When can a corporation’s compliance program help stave off indictment? Or at least secure it more lenient treatment from the Department of Justice when resolving a case?  DOJ has given fresh guidance on this issue for our clients, signaling what we see as a new emphasis in evaluating corporate compliance.  That guidance came in October 7, 2014 remarks by Marshall L. Miller, the Criminal Division’s Principal Deputy Assistant Attorney General (PDAAG)1

DOJ bases its corporate charging and resolution decisions on the Principles of Federal Prosecution in the U.S. Attorneys’ Manual, and specifically on the nine so-called Filip factors the Manual lists.  Filip factor 5 advises   companies that DOJ considers “the existence and effectiveness of the corporation’s pre-existing compliance program” in evaluating whether to indict a company or give it a break in a resolution.  And the Manual has long warned that “prosecutors may consider whether the corporation has established corporate governance mechanisms that can effectively detect and prevent misconduct.”  USAM 9-28.800. But there was little formal indication of what things DOJ deems most critical in assessing corporate compliance programs when making charging decisions. Until now.

The most effective corporate compliance programs, according to the PDAAG, are those that have procedures  designed to (1) “uncover wrongdoing” and (2) “expose individuals responsible for criminal behavior.”  The PDAAG makes no bones about it:  a company’s “ability to use compliance to uncover misconduct and, just as importantly, identify wrongdoers is central to [DOJ’s] evaluation of a compliance program.” Viewing a program’s effectiveness through the lens of how well its procedures find and cough up culpable individuals may not surprise those watching   the changes in DOJ’s approach under the new Criminal Division head, Assistant Attorney General Leslie Caldwell.   And the PDAAG’s comments are consistent with his recent comments that full credit under Filip factor 4 (“the corporation’s willingness to cooperate in the investigation of its agents”) will be forthcoming only to companies that make their own “extensive efforts to secure evidence of individual culpability the first thing” they discuss when meeting with DOJ and also “the last thing.”2   Companies “will pay a price when they ask for cooperation credit” under Filip factor 4 if they conduct investigations “that serve to spread corporate talking points rather than secure facts relating to individual culpability.”3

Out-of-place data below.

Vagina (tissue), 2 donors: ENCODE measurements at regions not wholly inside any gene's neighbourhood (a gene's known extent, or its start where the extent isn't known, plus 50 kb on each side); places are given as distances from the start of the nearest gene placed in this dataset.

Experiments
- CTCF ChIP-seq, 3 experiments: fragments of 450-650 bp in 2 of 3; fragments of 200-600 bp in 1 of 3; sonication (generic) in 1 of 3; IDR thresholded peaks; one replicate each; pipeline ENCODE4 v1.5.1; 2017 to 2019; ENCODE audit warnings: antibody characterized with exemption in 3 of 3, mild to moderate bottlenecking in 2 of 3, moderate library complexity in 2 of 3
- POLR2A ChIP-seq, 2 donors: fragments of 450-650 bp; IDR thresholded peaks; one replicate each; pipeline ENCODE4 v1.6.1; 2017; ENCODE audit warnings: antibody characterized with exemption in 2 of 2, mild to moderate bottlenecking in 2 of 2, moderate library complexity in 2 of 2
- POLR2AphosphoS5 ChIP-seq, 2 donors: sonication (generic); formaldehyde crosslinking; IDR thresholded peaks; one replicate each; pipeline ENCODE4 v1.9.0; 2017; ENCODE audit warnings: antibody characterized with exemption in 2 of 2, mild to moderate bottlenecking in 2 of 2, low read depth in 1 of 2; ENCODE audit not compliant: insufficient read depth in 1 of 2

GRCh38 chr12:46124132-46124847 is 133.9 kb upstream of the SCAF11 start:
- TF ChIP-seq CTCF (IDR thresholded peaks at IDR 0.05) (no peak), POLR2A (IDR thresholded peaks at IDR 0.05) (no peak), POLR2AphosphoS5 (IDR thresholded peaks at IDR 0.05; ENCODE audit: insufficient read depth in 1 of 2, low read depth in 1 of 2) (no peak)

So for all practical purposes, Filip factors 4 and 5 are two sides of the same coin, at least under DOJ’s recently stated views about what is primary or central to its analysis.  A company will get full cooperation credit only if it turns over the culpable individuals and its compliance program will be considered effective only if it has mechanisms that allow for  the identification of those culpable individuals.  In contrast, the PDAAG noted the example of two banks that “actively hampered the Department’s efforts to prosecute the responsible individual executives and employees” and, as a result, paid the “historic price” of “parent-level guilty pleas and multi-billion dollar penalties.”4

The PDAAG summed up DOJ’s outlook concisely: a “compliance program’s ability to uncover wrongdoing and the responsible individuals, coupled with a corporation’s decision to disclose that information to the government, is significant in our evaluation of the compliance program and the company’s overall posture with the government.”5

Mr. Miller also usefully highlighted some of the key hallmarks of an effective compliance program and described what DOJ considers “a few primary strengths and weaknesses” it has observed in such programs.Some key hallmarks  he emphasized are:

  • High-level commitment. In addition to “widespread prophylactic and training mechanisms,” effective compliance programs “need to have appropriate stature within corporations.” That means sufficient resources as well as “teeth and respect.” The program must be “more than a pile of papers or an entry on a website.” One sign DOJ looks for is whether “compliance executives sitting in true positions of authority at a corporation” are “reporting directly to independent monitoring bodies like internal audit committees or boards.”
  • Scaling up. A major weakness DOJ has noted is “the failure to expand compliance programs to meet the needs of growing corporations—particularly global corporations.” An effective program not only “grows with the company” after iterative risk reassessment, but also manages to “bridge the geographic divides and cultural gaps exposed by global corporate expansion.” It will do a global company no good to create a “culture of compliance” if it fails to ensure it “extend[s] beyond U.S. borders.”
  • Fair discipline and enforcement. Compliance must be incentivized and violations disciplined. But the company’s disciplinary “response must be even-handed.” That means it will not satisfy DOJ if a company fires “low-level employees who implemented bad conduct” but leaves “without sanction” the “bosses[] who did nothing to stop the conduct—and may even have directed it.”


Mr. Miller’s comments are a timely reminder of the importance of having an effective compliance program that is up- to-date and fully implemented, as well as the dire consequences of failing to maintain such a program.

His remarks provide a transparent and unequivocal warning to companies that they disregard the DOJ guidance on compliance programs at their peril.